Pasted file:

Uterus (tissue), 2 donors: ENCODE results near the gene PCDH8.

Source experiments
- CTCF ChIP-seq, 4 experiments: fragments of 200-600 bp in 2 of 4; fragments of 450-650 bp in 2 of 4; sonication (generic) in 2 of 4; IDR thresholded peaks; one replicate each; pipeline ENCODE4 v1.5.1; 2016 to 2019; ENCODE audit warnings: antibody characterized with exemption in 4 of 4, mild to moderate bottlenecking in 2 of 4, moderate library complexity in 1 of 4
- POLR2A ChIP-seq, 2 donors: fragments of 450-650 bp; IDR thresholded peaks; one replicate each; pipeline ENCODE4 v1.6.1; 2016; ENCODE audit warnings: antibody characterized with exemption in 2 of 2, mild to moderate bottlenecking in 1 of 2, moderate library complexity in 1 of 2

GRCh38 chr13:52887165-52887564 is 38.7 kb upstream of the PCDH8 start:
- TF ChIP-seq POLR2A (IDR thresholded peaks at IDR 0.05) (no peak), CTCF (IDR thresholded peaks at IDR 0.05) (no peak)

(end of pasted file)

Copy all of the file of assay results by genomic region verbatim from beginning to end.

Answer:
Uterus (tissue), 2 donors: ENCODE results near the gene PCDH8.

Source experiments
- CTCF ChIP-seq, 4 experiments: fragments of 200-600 bp in 2 of 4; fragments of 450-650 bp in 2 of 4; sonication (generic) in 2 of 4; IDR thresholded peaks; one replicate each; pipeline ENCODE4 v1.5.1; 2016 to 2019; ENCODE audit warnings: antibody characterized with exemption in 4 of 4, mild to moderate bottlenecking in 2 of 4, moderate library complexity in 1 of 4
- POLR2A ChIP-seq, 2 donors: fragments of 450-650 bp; IDR thresholded peaks; one replicate each; pipeline ENCODE4 v1.6.1; 2016; ENCODE audit warnings: antibody characterized with exemption in 2 of 2, mild to moderate bottlenecking in 1 of 2, moderate library complexity in 1 of 2

GRCh38 chr13:52887165-52887564 is 38.7 kb upstream of the PCDH8 start:
- TF ChIP-seq POLR2A (IDR thresholded peaks at IDR 0.05) (no peak), CTCF (IDR thresholded peaks at IDR 0.05) (no peak)